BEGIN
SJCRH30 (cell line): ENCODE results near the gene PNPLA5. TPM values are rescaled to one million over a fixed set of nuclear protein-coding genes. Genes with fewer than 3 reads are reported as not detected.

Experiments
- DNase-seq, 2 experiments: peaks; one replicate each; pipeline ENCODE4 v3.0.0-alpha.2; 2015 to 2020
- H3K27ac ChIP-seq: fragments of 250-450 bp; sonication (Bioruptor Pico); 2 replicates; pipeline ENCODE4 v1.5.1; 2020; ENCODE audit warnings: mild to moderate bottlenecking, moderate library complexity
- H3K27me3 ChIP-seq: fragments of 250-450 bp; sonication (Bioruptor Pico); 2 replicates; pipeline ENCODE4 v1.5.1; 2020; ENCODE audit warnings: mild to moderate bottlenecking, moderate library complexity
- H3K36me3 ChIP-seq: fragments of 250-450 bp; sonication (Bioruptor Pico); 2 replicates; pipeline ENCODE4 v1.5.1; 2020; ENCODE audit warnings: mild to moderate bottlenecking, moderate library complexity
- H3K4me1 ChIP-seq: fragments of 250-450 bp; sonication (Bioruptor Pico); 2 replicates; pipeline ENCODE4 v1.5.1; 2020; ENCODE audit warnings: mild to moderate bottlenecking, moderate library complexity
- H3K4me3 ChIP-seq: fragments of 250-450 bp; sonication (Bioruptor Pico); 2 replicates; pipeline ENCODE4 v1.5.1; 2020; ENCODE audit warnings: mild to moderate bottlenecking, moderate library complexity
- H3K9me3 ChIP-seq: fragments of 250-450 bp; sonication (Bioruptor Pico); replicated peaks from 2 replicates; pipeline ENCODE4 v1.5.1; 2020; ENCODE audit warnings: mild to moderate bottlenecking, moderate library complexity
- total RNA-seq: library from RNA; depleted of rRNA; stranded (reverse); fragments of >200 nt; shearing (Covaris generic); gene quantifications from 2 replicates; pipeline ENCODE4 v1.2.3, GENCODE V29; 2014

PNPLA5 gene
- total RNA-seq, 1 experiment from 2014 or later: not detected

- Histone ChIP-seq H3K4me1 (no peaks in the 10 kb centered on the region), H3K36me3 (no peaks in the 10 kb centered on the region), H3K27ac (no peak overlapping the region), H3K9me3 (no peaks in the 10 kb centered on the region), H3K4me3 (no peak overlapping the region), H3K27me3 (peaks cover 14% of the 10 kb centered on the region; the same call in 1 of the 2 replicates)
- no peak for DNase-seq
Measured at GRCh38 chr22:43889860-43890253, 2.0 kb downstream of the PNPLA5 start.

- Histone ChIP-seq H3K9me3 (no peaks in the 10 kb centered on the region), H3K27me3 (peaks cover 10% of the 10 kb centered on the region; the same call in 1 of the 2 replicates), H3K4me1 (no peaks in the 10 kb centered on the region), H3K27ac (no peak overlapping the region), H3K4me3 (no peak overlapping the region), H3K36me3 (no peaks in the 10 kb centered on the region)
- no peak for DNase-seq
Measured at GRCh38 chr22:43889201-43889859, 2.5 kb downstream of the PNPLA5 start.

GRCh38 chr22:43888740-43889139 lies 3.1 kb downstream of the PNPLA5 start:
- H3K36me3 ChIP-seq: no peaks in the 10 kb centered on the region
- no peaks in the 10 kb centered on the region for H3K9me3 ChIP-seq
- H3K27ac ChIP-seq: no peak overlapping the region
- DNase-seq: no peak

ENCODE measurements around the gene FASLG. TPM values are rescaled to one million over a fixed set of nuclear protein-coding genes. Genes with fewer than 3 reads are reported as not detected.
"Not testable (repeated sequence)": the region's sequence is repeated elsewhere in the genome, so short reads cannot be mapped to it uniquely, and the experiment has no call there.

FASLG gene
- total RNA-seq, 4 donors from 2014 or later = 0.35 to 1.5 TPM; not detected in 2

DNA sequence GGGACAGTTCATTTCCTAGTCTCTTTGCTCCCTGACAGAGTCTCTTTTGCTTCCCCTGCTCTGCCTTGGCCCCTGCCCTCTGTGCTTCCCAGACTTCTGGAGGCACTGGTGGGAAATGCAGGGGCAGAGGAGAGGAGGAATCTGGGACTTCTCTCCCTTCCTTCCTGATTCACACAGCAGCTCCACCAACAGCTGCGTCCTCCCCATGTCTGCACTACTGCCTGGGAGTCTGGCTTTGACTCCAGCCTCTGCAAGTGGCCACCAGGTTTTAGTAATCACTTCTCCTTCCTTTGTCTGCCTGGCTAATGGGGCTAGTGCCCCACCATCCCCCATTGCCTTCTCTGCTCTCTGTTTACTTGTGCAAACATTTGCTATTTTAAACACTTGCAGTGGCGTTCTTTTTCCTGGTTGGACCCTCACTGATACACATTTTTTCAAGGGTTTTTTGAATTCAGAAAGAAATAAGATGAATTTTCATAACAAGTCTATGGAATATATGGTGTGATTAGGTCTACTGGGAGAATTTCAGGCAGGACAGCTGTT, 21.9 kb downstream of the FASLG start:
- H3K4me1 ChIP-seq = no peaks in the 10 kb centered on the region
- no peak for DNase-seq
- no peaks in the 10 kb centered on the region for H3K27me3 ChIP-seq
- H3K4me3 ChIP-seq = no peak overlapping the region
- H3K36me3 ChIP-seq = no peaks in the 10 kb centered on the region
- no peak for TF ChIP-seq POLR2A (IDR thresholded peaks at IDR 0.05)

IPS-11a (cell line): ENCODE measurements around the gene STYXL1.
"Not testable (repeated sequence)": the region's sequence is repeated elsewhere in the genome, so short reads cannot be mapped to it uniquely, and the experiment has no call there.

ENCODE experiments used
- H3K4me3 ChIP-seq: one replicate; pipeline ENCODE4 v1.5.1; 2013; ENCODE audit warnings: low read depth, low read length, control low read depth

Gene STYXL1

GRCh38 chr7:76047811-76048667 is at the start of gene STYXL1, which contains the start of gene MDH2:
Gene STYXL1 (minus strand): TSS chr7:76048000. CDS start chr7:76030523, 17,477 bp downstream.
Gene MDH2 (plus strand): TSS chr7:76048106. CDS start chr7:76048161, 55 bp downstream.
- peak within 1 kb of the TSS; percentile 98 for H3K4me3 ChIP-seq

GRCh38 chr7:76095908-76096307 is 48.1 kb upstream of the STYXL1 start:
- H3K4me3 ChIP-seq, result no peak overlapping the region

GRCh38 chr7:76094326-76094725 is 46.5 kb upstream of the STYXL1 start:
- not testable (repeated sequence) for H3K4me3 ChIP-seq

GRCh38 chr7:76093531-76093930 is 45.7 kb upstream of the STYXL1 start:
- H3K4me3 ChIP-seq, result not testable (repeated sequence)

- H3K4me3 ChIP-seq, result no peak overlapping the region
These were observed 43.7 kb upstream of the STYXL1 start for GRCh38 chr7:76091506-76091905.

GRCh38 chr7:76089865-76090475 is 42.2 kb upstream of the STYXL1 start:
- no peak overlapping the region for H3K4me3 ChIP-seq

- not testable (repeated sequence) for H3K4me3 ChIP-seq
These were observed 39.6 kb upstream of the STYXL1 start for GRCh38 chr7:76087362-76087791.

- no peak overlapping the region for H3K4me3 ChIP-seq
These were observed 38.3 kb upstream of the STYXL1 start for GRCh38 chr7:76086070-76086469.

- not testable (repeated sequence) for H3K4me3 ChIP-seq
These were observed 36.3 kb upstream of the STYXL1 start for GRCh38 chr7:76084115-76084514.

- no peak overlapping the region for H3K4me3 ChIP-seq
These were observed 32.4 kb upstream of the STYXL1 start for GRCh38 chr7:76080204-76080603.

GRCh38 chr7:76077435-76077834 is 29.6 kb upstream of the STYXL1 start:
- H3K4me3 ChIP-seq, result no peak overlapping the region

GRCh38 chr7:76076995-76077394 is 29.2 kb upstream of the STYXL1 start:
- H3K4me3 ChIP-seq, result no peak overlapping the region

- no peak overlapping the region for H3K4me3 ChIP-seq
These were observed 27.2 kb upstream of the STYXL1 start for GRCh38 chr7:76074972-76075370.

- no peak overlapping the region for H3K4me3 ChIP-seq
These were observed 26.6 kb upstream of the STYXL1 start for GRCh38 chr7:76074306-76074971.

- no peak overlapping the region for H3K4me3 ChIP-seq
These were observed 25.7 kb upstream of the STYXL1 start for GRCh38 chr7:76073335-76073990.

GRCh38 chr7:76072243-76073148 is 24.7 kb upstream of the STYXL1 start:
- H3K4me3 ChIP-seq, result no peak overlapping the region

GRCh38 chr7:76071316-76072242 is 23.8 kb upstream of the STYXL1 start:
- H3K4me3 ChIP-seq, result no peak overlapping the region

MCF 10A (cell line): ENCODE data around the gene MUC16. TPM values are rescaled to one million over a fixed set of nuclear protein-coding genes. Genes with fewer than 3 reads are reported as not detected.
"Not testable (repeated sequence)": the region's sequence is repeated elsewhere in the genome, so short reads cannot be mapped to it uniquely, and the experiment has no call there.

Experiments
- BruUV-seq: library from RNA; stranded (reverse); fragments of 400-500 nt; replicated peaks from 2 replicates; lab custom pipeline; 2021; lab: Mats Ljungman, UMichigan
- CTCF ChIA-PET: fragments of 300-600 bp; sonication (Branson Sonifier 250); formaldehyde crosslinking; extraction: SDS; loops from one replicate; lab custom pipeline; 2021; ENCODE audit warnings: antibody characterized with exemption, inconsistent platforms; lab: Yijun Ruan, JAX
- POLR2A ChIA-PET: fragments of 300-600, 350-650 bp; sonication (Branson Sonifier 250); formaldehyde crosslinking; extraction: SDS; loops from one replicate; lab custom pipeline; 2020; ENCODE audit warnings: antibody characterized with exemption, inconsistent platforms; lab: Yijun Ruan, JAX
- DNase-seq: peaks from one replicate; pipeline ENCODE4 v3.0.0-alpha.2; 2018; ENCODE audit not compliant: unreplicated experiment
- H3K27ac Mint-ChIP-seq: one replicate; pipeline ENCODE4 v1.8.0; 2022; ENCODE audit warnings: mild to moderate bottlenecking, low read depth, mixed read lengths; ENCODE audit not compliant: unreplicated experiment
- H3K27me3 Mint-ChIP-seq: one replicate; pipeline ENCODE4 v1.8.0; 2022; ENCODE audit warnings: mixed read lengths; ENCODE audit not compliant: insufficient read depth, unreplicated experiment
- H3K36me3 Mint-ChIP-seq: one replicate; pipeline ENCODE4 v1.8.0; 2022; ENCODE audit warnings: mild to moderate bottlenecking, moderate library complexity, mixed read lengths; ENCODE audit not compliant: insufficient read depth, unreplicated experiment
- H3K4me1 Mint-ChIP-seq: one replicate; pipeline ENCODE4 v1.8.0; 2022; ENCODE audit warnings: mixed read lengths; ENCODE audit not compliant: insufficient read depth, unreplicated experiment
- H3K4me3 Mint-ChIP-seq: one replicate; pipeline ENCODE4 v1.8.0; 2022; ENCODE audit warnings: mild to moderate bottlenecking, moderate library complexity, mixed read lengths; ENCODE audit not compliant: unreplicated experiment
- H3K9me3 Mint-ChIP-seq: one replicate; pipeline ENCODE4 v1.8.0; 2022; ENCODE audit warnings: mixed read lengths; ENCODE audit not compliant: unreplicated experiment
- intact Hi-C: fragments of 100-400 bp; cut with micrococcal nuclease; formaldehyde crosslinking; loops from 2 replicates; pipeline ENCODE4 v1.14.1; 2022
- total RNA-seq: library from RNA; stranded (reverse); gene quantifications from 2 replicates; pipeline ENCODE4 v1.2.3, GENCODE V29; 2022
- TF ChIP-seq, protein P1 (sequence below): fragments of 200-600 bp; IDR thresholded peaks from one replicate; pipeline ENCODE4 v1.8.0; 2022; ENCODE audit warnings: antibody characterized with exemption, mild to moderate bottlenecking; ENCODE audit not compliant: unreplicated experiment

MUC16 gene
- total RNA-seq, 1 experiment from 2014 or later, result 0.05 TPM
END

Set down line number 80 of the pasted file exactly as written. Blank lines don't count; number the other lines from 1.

- CTCF ChIA-PET: fragments of 300-600 bp; sonication (Branson Sonifier 250); formaldehyde crosslinking; extraction: SDS; loops from one replicate; lab custom pipeline; 2021; ENCODE audit warnings: antibody characterized with exemption, inconsistent platforms; lab: Yijun Ruan, JAX